ash while loops and variable scope

Harald Becker ralda at
Sat Sep 4 00:52:16 UTC 2010

 Hi Stuart!

> In some other parts, I've used constructs like
> for var in $( foo ); do
> 	blah
> done
> but that doesn't work in the above case since listener-prog returns one
> entry per line.  The difference in terms of variables being set inside
> the for loop I guess is that there are no pipes involved... $( foo )
> gets evaluated, then that is passed to the for loop.  I could of course
> change it to ensure each event has no spaces in it, and then for loops
> would quite successfully in that case.
Your assumption that no pipe is involved in this case is wrong. As soon
as it's needed to run a program and to substitute its output, there will
always be a pipe involved. An implicit pipe in this case. The multi line
output from listener prog doesn't really matter at this case, but it
nevertheless won't succeed for your needs.

The for loop in your example works in the following manner:

- an implicit pipe is created
- foo is evaluated in a subshell with stdout of foo redirected to the pipe
- the pipe output is read by a function in the current shell and split
into words according to the setting of IFS
- those words are used as arguments to the for loop

The difference between for and while in this case is, that the loop body
of the for loop is executed only after foo has exited and all it's
output has been collected by the current shell (in a memory buffer,
possibly being huge if foo does output a lot of data before it exits).
The while loop on the other hand consumes the input data from the
implicit pipe line by line, as it arrives and is parsed by the 'read'
builtin. Word splitting is done in either case (for/read) according to
the setting of the variable IFS (Input Field Separator). Where read
always consume a single line, the for loop uses new line as an
additional word separator. So it doesn't matter if the output of foo is
contained on a single line, split by space or one argument per line.
Each word is collected and all words are used successively as arguments
to the for loop, AFTER foo is done (has exited successfully).

> That link is one I intend to have a look at... is there somewhere that
> describes the 'Busybox ash' scripting language?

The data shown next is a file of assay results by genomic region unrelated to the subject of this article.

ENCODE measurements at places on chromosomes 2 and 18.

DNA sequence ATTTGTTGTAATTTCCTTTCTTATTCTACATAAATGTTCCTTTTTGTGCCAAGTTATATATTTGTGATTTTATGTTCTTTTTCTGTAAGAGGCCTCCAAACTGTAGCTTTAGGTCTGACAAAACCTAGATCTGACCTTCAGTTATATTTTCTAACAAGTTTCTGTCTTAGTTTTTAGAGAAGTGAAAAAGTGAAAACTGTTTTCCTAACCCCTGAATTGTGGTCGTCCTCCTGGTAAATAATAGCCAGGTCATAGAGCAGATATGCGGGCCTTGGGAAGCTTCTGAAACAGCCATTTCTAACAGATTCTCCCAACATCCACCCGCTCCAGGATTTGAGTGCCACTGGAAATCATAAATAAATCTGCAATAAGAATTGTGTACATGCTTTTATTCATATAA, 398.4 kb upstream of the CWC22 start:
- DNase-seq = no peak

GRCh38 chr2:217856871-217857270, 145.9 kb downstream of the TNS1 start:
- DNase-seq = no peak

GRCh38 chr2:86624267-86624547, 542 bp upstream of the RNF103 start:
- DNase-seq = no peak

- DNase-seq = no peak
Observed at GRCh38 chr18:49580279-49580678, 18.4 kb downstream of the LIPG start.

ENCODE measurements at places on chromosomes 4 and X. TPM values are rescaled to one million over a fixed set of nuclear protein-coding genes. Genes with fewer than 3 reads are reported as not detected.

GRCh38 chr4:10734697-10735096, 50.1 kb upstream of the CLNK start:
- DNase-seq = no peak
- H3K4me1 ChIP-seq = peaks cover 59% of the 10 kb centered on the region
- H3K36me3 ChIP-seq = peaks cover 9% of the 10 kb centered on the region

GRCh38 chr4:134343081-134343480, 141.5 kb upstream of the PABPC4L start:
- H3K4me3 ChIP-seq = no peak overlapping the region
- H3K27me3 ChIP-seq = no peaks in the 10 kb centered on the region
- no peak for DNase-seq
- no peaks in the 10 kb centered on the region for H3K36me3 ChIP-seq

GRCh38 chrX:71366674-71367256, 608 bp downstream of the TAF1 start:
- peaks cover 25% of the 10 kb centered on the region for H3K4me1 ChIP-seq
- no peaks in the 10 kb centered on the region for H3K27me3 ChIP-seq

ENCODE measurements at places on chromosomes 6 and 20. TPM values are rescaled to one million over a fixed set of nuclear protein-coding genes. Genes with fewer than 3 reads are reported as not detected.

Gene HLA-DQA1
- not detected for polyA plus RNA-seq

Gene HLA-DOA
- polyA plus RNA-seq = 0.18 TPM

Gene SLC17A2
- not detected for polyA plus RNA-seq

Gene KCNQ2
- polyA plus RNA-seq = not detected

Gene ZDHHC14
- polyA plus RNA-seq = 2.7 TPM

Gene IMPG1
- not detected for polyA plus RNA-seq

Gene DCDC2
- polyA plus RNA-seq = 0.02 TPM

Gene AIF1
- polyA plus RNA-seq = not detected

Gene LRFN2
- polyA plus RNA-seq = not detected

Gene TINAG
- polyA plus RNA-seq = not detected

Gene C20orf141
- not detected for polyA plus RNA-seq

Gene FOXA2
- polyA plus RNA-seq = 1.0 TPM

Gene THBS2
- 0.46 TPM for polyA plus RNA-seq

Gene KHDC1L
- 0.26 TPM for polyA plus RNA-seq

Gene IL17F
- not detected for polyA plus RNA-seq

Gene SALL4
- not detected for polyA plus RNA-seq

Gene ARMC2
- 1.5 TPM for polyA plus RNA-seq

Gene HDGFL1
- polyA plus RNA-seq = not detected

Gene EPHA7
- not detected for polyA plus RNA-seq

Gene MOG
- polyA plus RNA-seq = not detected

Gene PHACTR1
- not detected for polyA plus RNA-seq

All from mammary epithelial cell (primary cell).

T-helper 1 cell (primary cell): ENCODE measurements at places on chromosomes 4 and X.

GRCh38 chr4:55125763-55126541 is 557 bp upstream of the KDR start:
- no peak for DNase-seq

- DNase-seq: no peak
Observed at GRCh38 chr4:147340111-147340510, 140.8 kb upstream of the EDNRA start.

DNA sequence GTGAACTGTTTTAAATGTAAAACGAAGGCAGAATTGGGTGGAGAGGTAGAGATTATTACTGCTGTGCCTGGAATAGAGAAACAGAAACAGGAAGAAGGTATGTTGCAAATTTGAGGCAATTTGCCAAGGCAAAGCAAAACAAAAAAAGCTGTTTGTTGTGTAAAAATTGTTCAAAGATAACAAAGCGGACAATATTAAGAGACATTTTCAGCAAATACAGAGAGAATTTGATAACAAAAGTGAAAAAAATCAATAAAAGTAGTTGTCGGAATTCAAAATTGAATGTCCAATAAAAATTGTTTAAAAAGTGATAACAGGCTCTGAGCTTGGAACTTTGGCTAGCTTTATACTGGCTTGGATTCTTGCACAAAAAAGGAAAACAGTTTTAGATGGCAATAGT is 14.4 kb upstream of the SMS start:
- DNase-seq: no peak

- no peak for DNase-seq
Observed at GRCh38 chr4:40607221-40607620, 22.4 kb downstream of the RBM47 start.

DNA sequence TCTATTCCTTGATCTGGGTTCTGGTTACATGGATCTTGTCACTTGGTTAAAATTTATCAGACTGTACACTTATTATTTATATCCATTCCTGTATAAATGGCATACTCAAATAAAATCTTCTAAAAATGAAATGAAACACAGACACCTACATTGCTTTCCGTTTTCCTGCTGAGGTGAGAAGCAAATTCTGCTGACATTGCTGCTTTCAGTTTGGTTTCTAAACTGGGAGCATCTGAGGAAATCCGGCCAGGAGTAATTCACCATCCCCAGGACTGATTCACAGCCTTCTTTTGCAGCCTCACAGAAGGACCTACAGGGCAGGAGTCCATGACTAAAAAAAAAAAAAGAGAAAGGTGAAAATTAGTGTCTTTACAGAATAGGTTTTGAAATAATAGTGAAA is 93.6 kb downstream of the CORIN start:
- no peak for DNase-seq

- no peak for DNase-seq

As far as I know, there is no special documentation of the busybox ash.
The closest document is the man page of the original ash with some
additions from bash. If all features has been compiled into busybox,
there shouldn't be much, that has been left out from the original ash.
Newer versions of busybox ash implemented even more and more needed
features from bash. So both man pages may be used as documentation. The
ash man page as the basical reference and the bash man page describing
the additions.

... and the only source how to find how the versions and shells differ,
is the busybox source code :-( ... that is definitely one of the most
imported topics busybox is lacking, an up to date and complete
documentation ... but no one has written it yet ... and I'm sure it
would be welcome. The only other source of information I know, beside
digging into busybox source code, is asking at this mailing list.

I suggest: Take a deep look at the ash man page, which is very close to
that one of the original sh, which you already studied as I remember.
Then try to write your scripts according to the ash man page. They
should work with the busybox ash. If not, please drop a note here and
you will be informed, if there is a difference in busybox or possibly a
bug. In addition, if  you need features from bash not included in ash,
ask. Some of the simpler features have been included in busybox, or
there may exist simple workarounds.

> There is a bug ... it's in my understanding of how ash works, not in ash
> itself. :-)
The probability of this being the bug is one of the highest ;-)


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